The churches of the Pike Association of Southern Baptists will gather tonight for our association’s Fall Semi-Annual Meeting. The last time we were together in person was during our Spring Semi-Annual Meeting six months ago. During that gathering, I briefly mentioned how churches should consider implementing a few safety precautions for their church. At that point, COVID-19 appeared to be a minor inconvenience that churches would need to keep in mind for a few weeks. 

That was on a Monday. By Friday, everything had changed. COVID-19 was no longer a minor inconvenience; it was a major disruption. Therefore, for the second time in the same week, I found myself sitting in a room with a large group of associational pastors. By the conclusion of that meeting, many churches had made the difficult decision to move their worship services online. Sadly, none of them returned to in-person services for several months.

So much has changed in the association since then. All of our regularly scheduled events were canceled. No free dental clinic. No VBS clinic. No mission trips. No free basketball camp. No Executive Board meetings. With all of the cancellations, one might think that there was nothing for the association to do. 

However, that would be a false assumption. The truth of the matter is that I was busier during the first few months of the pandemic than ever before. As I have had conversations with fellow associational leaders, I have discovered that my experience was far from unique. Many associations were flooded with requests for assistance from their member churches. Some heard from churches that rarely (if ever) contacted the association. Many associations hosted some of their largest pastor gatherings in recent memory.

In other words, I believe the pandemic has highlighted a recent resurgence in the relevance and value of local Baptist associations within the Southern Baptist Convention. As an associational leader, I’m pleased by this development, especially given the fact that the local association’s reputation has not always been positive.

Hard Times for Associations

In the eyes of many Southern Baptists, associations had fallen on hard times in recent years. Although the earliest Baptist association in America was formed over 300 years ago in 1707 (and 138 years prior to the formation of the Southern Baptist Convention), many Southern Baptists questioned if local associations had served their purpose and were no longer relevant or needed by churches in the 21st century.

In a 2017 study on the perceived value of Baptist associations, the results were not encouraging:

  • When asked to describe the most exciting aspect of their association, the most popular answer among Southern Baptist church leaders was “Nothing.”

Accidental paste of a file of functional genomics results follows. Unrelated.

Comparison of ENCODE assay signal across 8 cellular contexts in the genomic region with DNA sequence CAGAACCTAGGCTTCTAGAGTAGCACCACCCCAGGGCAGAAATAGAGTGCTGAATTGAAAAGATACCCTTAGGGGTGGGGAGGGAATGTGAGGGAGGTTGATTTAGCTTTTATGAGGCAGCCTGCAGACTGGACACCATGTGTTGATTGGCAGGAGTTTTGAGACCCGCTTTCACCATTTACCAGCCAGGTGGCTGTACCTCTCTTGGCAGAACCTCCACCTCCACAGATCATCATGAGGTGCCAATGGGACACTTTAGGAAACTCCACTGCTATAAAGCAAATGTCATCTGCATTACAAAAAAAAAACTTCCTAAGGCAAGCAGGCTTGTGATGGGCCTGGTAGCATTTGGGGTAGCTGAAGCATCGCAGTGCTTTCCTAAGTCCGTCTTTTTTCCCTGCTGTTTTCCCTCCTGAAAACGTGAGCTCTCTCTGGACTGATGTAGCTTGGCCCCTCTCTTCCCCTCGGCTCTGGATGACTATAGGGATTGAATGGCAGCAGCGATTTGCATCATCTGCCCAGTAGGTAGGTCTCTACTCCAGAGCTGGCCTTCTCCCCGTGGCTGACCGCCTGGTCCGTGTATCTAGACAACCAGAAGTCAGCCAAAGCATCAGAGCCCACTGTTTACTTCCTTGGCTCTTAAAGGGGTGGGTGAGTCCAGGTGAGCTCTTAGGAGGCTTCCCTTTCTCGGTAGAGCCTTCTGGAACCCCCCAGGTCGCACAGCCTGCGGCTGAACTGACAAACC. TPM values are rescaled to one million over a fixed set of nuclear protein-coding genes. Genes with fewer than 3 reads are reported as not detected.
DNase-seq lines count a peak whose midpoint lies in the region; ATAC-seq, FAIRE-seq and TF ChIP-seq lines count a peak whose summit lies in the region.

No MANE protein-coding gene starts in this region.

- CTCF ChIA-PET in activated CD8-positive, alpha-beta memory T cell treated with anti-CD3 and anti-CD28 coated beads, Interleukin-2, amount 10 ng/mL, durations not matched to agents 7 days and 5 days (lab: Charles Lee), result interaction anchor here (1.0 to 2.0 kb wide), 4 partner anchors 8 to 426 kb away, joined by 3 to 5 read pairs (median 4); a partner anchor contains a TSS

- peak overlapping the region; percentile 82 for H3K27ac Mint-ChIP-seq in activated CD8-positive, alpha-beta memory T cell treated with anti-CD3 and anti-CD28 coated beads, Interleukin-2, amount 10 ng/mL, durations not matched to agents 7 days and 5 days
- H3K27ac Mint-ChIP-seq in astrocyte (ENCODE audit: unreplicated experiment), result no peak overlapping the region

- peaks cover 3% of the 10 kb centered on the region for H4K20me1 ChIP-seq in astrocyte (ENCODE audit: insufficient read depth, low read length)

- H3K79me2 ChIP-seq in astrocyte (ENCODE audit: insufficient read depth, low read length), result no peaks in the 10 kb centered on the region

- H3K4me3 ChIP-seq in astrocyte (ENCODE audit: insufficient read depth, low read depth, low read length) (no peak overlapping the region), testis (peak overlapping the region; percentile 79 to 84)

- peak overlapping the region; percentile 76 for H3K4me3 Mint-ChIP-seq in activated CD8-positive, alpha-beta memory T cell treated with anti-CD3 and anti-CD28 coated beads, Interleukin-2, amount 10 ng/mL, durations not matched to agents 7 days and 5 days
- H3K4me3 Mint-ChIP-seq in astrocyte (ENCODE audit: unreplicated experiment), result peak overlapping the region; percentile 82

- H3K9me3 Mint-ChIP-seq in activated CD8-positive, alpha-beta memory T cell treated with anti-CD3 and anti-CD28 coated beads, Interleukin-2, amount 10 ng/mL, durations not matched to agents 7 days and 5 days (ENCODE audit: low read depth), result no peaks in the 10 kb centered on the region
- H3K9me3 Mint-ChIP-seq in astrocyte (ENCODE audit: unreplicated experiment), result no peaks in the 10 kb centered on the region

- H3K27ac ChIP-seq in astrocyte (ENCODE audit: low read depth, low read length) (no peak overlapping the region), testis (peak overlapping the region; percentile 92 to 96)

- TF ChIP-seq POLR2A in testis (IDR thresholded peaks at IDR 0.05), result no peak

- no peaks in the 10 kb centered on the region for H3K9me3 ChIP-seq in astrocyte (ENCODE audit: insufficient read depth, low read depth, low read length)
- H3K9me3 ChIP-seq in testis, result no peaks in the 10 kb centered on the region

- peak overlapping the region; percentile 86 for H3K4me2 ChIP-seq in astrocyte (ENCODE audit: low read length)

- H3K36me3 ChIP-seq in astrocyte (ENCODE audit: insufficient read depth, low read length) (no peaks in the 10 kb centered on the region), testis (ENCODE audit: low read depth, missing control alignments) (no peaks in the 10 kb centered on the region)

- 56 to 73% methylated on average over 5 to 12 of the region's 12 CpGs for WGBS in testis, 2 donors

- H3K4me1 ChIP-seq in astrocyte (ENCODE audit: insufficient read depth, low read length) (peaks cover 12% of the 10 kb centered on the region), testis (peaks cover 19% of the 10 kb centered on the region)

• When asked to describe the most frustrating aspect of their local Baptist association, two of the three most popular answers among church leaders were “The association is irrelevant” and “Lack of association strategy, vision, or purpose.”
  • Only 65.6% of church leaders indicated that their local Baptist association was a strategic partner in helping their church to fulfill the Great Commission, meaning that a third of church leaders did not think so.
  • Only 58.5% of church leaders indicated that their church would be negatively affected if their local Baptist association ceased to exist.

As an associational leader, these findings were discouraging. But that was reality only a few short years ago.

Perception Has Been Improving

However, I believe the perception of associations has been slowly but steadily improving in recent years, primarily through the efforts of the Southern Baptist Conference of Associational Leaders (SBCAL) and their President & CEO, Ray Gentry. In 2017, the SBCAL commissioned a Study Team to evaluate the role of the associational leader and offer recommendations at the 2018 Annual Conference in Dallas. (Full disclosure: I had the honor of serving as a member of that team.)

After a year of quantitative and qualitative research, the Study Team offered a list of 17 proficiencies that were “most helpful for an associational leader to be successful, regardless of context” (Gentry, 38). In addition to these 17 proficiencies, the Study Team offered a new descriptor for associational leaders, the Associational Mission Strategist (AMS). After adapting the Study Team Report, the SBCAL formed another Vision Team to implement some of these recommendations. One of the products of the Vision Team’s work was a new book titled The Baptist Association: Assisting Churches. Advancing the Gospel.

Through these and many other efforts, I have started to notice a renewed emphasis and interest in associational work. A small resurgence of the Baptist association has begun. As counterintuitive as it may seem, I believe the COVID-19 pandemic has served to highlight and accelerate this resurgence for many associations.

Pandemic Response

During the early days of the pandemic, the value of local associations increased significantly in the eyes of Southern Baptist church leaders. According to a recent survey of 271 Southern Baptists, associations stepped up to assist their churches in a number of ways:

  • SBC churches received more help from their local association than any other SBC entity. (#1: local association, #2: state convention, #3: other churches)
  • SBC churches received a greater variety of assistance from their local association than any other SBC entity. (#1: local association, #2: state convention, #3: other associations)
  • SBC Senior Pastors indicated that their perception improved more for their local association than any other SBC entity. (#1 {tie}: local association & other parachurch organizations, #3: state convention)